Sunday, January 23, 2022

How to eliminate plagiarism using paraphrasing, citation and referencing?

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When you write an article, report, paper or other assignment, you often use the work of other people, i.e. sources. You can directly copy a statement by means of a quote or convert it into your own words: paraphrase. They can come from written and digital sources. There's nothing wrong with using resources, but you can't just take over everything. You should always let us know where you got the information from and who wrote or said it. You always refer to this twice in your article. Once in the text and once in the bibliography.

Cite and paraphrase

In a text you have to make a clear distinction between quotes, paraphrases and what you say yourself. When you write a review, argument, letter or essay, you should not quote too often. That is because you damage the readability of the article, while the main aim of such articles is to let your own points of view, reasoning or argumentation come to the fore.

You can use someone else's words in your own text in three ways. You can quote, quote part and omit part (quote with an ellipse) and you can paraphrase. All three cases are listed below, always based on the same piece of text.

A short quote

The quotation is therefore placed between quotation marks and after the quotation the writing of the source text and the year of publication are given between brackets. If the writing is unknown, state the source and the complete date of publication.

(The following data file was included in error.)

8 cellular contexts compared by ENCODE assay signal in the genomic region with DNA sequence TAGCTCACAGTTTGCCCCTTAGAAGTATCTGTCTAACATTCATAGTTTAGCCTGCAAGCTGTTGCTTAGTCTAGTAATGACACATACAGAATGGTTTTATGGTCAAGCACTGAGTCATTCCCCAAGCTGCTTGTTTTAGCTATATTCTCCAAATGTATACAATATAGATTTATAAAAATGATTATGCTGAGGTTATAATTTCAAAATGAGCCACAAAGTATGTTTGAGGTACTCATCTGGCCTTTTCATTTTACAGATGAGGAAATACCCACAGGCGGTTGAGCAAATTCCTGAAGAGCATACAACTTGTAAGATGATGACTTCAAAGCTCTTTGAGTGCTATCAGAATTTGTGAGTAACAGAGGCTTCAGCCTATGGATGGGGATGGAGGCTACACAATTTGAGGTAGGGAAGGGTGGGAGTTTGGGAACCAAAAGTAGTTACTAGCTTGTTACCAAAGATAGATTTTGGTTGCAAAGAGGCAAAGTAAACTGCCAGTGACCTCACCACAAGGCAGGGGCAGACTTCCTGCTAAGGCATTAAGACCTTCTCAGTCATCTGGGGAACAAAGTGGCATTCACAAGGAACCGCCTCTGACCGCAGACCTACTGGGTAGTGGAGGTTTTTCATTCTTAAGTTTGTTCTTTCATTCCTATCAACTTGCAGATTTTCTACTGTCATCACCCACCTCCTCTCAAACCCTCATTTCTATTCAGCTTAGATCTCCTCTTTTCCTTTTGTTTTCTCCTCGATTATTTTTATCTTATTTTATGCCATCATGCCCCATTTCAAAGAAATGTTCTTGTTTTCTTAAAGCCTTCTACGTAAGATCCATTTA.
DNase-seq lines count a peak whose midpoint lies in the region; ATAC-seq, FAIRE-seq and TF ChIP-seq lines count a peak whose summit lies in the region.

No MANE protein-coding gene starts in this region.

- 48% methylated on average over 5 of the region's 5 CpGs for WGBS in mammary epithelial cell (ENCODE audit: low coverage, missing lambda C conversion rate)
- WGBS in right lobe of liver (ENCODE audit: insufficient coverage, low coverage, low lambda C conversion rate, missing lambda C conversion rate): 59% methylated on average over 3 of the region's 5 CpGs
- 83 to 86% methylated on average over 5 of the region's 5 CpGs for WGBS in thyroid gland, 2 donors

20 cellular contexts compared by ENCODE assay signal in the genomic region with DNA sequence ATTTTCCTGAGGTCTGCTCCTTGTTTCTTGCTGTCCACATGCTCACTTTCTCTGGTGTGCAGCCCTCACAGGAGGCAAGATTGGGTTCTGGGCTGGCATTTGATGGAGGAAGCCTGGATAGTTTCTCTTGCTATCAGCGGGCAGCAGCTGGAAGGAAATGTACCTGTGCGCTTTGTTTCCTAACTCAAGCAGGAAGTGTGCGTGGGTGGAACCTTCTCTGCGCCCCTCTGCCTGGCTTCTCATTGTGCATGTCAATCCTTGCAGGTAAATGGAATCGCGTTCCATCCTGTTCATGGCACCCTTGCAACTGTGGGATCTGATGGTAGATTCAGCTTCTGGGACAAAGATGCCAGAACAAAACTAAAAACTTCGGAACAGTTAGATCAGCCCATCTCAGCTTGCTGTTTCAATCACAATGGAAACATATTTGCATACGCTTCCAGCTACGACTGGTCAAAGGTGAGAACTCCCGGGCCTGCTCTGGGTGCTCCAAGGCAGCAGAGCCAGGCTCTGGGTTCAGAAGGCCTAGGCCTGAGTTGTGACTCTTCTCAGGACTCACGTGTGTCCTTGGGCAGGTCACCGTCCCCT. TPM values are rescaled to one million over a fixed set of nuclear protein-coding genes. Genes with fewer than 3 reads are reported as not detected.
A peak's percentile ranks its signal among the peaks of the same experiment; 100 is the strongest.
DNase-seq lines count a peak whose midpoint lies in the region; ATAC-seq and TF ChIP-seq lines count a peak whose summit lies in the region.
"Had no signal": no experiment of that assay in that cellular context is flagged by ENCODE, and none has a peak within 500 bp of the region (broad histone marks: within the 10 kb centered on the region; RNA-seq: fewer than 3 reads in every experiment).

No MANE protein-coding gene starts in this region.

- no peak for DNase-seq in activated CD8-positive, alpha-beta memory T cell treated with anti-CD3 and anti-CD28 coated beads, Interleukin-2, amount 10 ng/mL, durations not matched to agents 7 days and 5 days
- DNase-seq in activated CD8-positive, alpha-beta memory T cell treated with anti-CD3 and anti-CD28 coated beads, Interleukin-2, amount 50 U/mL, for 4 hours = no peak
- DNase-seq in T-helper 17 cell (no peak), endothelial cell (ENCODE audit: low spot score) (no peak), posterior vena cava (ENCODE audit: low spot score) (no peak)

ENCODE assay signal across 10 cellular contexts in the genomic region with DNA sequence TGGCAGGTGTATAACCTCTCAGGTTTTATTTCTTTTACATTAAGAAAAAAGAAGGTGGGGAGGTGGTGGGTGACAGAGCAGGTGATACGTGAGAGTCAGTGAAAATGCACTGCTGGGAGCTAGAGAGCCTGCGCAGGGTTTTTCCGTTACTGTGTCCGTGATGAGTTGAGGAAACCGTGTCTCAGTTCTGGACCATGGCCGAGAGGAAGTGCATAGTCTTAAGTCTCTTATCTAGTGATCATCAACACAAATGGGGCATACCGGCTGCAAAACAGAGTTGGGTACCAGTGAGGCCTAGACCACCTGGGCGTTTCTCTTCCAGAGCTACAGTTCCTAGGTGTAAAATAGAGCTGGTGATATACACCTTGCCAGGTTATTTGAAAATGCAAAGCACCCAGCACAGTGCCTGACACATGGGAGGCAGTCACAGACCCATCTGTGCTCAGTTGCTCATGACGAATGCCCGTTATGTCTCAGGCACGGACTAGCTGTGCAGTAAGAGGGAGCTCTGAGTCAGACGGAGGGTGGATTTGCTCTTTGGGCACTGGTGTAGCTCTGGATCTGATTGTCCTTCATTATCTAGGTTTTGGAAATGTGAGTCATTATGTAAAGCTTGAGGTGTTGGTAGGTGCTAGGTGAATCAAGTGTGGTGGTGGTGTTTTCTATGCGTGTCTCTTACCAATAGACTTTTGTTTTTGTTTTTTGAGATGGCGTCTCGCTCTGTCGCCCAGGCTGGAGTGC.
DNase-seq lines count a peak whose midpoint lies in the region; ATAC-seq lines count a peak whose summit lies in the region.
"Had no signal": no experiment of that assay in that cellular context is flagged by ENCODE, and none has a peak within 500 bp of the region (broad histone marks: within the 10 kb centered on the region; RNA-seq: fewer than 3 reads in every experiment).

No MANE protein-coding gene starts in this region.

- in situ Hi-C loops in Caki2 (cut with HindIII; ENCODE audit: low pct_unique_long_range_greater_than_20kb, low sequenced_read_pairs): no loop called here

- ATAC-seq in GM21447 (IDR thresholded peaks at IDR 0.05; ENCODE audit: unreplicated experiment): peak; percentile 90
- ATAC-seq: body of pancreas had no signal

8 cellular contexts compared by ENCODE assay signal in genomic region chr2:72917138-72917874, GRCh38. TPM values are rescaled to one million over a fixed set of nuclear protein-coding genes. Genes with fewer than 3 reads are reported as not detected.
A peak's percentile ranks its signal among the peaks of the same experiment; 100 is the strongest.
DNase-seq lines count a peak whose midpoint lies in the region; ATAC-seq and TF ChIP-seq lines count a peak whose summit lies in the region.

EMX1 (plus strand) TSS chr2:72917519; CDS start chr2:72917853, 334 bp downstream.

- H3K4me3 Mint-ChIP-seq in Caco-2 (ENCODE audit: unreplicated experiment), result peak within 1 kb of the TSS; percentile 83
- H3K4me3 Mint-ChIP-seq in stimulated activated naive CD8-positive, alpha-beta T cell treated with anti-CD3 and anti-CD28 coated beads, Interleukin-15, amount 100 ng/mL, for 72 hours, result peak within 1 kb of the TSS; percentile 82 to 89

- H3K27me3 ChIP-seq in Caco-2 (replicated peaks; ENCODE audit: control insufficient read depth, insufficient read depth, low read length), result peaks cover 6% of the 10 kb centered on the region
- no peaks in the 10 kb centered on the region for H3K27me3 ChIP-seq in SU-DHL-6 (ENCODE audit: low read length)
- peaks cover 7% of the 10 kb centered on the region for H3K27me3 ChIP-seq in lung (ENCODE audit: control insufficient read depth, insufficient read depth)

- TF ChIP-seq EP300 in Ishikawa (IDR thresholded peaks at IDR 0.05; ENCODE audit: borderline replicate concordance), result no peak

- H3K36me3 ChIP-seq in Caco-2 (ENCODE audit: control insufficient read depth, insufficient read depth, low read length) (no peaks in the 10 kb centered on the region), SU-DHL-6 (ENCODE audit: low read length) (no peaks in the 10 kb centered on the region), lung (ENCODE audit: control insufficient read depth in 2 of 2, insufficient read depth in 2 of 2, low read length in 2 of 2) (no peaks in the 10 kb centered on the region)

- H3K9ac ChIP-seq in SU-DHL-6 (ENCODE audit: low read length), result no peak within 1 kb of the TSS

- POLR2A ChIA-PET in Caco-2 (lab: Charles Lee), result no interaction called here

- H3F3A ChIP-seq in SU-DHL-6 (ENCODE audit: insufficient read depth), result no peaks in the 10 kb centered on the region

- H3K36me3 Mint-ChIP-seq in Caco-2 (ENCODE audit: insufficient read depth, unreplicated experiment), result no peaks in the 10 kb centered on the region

A long quote

With a long quote you do not use quotation marks, but you indent, so that a 'block' of text is created. Mentioning the author, source, year or date remains the same.

A quote with ellipse

The omitted text now contains square brackets with dots in between.

A paraphrase

The text is now displayed in your own words. The paraphrased text makes it clear what research is involved and by whom. The citation starts with "To" to indicate that you are paraphrasing rather than quoting. You can follow the link to paraphrase your work


In the bibliography at the end of your text, you list the sources used in alphabetical order. You do this by last name. If you don't remember the author's name or surname, replace it and use that abbreviation when alphabetizing. The way you should create a title description depends on the type of source you used. You describe books differently than articles, and referring to websites has to be different.

Written Resources

A written source means a book or (newspaper) article. For a book you give at least the author, the title, the name of the publisher and the place and year of publication. The order of the data and the punctuation marks is important. It is also important to underline the title of the book. Italics are also allowed, as long as you are consistent.


If you quote from a newspaper article that you have found on the Internet, for example an article from the newspaper bank, you are pretending it is a written source. In that case, you do not have to follow the above-mentioned guideline, but the guideline for written sources.

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